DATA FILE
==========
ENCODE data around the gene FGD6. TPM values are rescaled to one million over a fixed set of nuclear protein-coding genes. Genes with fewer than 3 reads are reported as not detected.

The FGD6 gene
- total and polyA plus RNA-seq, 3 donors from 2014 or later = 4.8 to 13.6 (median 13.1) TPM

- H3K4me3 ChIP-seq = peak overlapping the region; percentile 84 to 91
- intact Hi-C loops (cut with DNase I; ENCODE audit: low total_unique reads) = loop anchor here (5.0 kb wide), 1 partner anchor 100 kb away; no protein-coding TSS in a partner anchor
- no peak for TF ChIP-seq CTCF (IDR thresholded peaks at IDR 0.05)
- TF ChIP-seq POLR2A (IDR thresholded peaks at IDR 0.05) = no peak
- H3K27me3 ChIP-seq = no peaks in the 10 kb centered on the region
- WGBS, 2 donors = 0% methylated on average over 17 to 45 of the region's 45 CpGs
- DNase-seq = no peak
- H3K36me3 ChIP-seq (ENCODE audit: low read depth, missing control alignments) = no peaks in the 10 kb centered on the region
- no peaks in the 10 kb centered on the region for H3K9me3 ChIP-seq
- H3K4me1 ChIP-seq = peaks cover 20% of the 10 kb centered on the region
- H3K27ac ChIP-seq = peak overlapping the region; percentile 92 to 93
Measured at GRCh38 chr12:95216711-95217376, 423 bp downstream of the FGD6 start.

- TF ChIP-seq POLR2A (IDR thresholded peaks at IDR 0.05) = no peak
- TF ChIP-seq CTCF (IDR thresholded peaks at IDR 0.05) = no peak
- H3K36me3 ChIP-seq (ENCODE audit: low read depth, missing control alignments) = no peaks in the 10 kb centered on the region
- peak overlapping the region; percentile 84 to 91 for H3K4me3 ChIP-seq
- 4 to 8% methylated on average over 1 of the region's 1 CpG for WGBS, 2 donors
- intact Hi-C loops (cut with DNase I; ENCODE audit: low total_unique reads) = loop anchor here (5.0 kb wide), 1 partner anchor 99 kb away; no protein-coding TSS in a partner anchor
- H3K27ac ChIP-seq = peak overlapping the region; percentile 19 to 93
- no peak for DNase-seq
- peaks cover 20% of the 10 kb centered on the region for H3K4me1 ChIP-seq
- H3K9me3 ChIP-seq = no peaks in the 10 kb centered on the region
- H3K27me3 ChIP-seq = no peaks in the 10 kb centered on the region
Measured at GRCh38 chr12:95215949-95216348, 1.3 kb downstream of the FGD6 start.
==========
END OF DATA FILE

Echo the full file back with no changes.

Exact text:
ENCODE data around the gene FGD6. TPM values are rescaled to one million over a fixed set of nuclear protein-coding genes. Genes with fewer than 3 reads are reported as not detected.

The FGD6 gene
- total and polyA plus RNA-seq, 3 donors from 2014 or later = 4.8 to 13.6 (median 13.1) TPM

- H3K4me3 ChIP-seq = peak overlapping the region; percentile 84 to 91
- intact Hi-C loops (cut with DNase I; ENCODE audit: low total_unique reads) = loop anchor here (5.0 kb wide), 1 partner anchor 100 kb away; no protein-coding TSS in a partner anchor
- no peak for TF ChIP-seq CTCF (IDR thresholded peaks at IDR 0.05)
- TF ChIP-seq POLR2A (IDR thresholded peaks at IDR 0.05) = no peak
- H3K27me3 ChIP-seq = no peaks in the 10 kb centered on the region
- WGBS, 2 donors = 0% methylated on average over 17 to 45 of the region's 45 CpGs
- DNase-seq = no peak
- H3K36me3 ChIP-seq (ENCODE audit: low read depth, missing control alignments) = no peaks in the 10 kb centered on the region
- no peaks in the 10 kb centered on the region for H3K9me3 ChIP-seq
- H3K4me1 ChIP-seq = peaks cover 20% of the 10 kb centered on the region
- H3K27ac ChIP-seq = peak overlapping the region; percentile 92 to 93
Measured at GRCh38 chr12:95216711-95217376, 423 bp downstream of the FGD6 start.

- TF ChIP-seq POLR2A (IDR thresholded peaks at IDR 0.05) = no peak
- TF ChIP-seq CTCF (IDR thresholded peaks at IDR 0.05) = no peak
- H3K36me3 ChIP-seq (ENCODE audit: low read depth, missing control alignments) = no peaks in the 10 kb centered on the region
- peak overlapping the region; percentile 84 to 91 for H3K4me3 ChIP-seq
- 4 to 8% methylated on average over 1 of the region's 1 CpG for WGBS, 2 donors
- intact Hi-C loops (cut with DNase I; ENCODE audit: low total_unique reads) = loop anchor here (5.0 kb wide), 1 partner anchor 99 kb away; no protein-coding TSS in a partner anchor
- H3K27ac ChIP-seq = peak overlapping the region; percentile 19 to 93
- no peak for DNase-seq
- peaks cover 20% of the 10 kb centered on the region for H3K4me1 ChIP-seq
- H3K9me3 ChIP-seq = no peaks in the 10 kb centered on the region
- H3K27me3 ChIP-seq = no peaks in the 10 kb centered on the region
Measured at GRCh38 chr12:95215949-95216348, 1.3 kb downstream of the FGD6 start.